Added by Nigel Shelbourne on August 29, 2011
Hurricane Irene left New York and surrounding areas well enough to allow its infrastructure and population to resume most of their regular routines on Monday.
US markets opened on time, and most commuter trains were running, and New York’s subway system was in full operation since it escaped without flooding. Rail service from New Jersey and from the north are currently not servicing New York as cleanup operations continue. All airports around the city were opened and flight schedules are expected to normalize throughout the week.
Parts of New York state, New Jersey and Vermont are dealing with flood conditions and rapidly rising water levels. New Jersey’s rivers are expected to reach peak levels during the next 48 hours; Vermont’s waterways are overflowing with about 50 000 people without power.
Hurricane Irene claimed about 11 lives and had about 4m people without electricity at one point. The storm was downgraded to a tropical depression just as it reached the densely populated areas around New York city.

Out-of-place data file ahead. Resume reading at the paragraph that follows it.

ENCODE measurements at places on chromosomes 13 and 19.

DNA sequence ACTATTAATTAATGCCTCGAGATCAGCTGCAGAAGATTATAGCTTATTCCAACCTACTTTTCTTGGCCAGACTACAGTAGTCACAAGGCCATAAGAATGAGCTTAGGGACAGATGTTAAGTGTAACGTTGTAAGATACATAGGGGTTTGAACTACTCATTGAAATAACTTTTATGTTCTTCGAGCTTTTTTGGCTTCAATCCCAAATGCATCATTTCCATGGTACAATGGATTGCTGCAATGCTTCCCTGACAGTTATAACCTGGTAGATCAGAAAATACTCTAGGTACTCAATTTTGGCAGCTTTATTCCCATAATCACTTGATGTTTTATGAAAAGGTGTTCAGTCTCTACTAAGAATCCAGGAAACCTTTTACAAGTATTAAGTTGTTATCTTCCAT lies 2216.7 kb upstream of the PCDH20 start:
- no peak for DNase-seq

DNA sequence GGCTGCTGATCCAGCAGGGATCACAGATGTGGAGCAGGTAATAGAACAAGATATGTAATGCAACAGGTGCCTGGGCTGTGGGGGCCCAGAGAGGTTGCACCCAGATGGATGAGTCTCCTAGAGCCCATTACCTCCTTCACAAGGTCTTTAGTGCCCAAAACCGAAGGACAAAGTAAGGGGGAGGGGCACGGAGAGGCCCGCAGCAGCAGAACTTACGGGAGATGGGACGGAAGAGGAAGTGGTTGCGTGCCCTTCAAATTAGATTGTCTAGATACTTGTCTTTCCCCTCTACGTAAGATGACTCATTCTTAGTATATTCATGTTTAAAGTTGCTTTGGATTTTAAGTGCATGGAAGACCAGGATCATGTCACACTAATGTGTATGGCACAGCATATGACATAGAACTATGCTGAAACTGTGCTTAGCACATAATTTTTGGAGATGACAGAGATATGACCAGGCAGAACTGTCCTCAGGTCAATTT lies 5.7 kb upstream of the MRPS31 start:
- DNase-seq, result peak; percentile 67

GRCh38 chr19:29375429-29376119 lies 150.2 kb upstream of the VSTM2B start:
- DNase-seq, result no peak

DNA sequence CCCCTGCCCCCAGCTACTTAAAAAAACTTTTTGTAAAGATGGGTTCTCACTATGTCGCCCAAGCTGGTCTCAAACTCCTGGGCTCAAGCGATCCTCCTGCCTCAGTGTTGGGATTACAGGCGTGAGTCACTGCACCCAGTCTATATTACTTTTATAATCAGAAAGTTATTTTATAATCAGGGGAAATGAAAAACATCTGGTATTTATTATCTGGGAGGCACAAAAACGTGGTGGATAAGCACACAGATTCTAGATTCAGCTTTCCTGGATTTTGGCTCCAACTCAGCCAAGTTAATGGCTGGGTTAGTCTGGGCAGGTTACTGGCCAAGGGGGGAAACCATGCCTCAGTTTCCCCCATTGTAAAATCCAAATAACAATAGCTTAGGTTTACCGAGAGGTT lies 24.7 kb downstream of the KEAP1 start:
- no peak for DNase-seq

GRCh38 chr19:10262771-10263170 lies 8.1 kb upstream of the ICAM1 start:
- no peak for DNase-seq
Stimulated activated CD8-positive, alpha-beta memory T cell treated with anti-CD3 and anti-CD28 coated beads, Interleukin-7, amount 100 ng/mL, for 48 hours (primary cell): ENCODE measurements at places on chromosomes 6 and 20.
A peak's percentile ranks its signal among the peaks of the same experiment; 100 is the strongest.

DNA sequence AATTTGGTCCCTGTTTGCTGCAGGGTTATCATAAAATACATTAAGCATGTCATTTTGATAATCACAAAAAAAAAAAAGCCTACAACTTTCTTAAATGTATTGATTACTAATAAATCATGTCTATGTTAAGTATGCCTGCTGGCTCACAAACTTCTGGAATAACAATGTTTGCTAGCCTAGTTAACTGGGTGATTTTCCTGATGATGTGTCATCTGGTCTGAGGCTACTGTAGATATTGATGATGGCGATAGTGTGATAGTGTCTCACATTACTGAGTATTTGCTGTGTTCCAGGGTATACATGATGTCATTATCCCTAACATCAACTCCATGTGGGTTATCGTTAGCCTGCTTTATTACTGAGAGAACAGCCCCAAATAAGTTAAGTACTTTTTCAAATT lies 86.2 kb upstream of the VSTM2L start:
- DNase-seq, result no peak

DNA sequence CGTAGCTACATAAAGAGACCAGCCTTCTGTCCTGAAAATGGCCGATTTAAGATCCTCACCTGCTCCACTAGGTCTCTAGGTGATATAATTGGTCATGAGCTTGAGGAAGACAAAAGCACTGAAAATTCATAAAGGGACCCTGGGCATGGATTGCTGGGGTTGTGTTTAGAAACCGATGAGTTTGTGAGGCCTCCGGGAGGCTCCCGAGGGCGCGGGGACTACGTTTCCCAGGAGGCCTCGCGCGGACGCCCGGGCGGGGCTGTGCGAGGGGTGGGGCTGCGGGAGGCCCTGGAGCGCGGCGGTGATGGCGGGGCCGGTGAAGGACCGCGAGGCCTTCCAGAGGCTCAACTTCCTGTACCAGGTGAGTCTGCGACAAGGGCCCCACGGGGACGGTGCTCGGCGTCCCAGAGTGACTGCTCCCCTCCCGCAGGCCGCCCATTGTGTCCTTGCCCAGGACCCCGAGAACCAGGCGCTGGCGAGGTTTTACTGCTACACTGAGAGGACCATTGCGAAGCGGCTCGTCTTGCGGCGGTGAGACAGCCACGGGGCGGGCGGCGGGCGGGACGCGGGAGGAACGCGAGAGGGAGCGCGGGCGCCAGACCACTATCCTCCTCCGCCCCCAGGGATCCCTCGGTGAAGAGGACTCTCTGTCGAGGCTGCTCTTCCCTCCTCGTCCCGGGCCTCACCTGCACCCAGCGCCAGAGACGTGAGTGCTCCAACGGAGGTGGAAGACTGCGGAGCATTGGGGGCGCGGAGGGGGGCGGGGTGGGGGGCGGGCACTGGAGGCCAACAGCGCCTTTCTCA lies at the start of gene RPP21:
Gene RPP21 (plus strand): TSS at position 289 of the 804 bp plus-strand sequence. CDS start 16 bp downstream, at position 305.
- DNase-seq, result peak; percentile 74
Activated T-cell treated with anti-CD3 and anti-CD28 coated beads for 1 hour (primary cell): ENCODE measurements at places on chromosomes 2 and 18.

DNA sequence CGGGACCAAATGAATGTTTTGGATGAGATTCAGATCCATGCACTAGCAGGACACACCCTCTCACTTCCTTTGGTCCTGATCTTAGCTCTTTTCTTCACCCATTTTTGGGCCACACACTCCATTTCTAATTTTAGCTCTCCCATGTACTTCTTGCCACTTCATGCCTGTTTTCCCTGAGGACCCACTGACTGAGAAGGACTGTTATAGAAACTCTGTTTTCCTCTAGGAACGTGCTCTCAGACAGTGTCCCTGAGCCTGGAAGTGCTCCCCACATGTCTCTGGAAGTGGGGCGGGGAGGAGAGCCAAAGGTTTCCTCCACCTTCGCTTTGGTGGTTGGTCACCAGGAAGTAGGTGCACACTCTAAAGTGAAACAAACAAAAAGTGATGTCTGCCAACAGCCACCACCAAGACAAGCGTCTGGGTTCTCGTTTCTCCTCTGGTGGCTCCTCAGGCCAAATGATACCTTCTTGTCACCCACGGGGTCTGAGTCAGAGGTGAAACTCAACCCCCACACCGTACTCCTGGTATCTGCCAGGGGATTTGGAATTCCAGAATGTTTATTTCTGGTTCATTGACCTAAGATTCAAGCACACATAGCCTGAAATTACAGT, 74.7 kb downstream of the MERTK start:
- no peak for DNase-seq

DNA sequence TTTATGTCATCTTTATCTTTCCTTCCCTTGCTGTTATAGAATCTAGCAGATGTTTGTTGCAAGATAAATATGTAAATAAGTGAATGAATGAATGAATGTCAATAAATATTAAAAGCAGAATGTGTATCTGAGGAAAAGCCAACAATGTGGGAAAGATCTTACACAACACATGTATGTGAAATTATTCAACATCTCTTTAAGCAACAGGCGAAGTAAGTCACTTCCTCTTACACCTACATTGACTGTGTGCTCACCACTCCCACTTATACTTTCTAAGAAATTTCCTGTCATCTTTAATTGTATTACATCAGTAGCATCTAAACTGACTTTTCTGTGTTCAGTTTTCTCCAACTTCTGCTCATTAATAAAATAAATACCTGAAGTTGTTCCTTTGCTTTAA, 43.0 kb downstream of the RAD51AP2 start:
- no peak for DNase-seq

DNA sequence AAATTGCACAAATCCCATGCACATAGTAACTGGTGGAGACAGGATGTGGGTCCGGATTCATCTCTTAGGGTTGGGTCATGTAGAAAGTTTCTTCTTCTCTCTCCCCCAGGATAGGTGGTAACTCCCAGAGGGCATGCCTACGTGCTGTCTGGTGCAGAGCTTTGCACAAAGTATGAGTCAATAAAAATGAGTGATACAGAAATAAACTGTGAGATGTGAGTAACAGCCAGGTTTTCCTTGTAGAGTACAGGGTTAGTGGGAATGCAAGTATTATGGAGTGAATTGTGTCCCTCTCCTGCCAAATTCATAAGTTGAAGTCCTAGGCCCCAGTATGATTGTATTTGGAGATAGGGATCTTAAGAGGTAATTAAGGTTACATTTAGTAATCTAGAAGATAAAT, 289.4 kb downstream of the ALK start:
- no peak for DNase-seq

The remnants of the storm brought strong winds and knocked out power to thousands of residents in several provinces in Canada’s maritime provinces and province of Quebec.
Wind warnings of up to 100km/hr were issued in many areas and were lifted by mid-morning local time (about 4pm GMT/UTC). Outside of power outages, officials say most issues resulted in inconveniences such as limitations on vehicles that are currently allowed to cross Canada’s Confederation Bridge between the provinces of New Brunswick and Prince Edward Island.
Former Hurricane Irene, now a post-tropical storm is quickly dissipating and has left the Canadian east coast. Tropical storm Jose briefly affected Bermuda and quickly dissipated. The next storm that could cause a threat to the Caribbean islands and potentially North America’s east coast, currently called Tropical Depression 12, is located near the Cape Verde islands and may be called Katia if it continues to develop.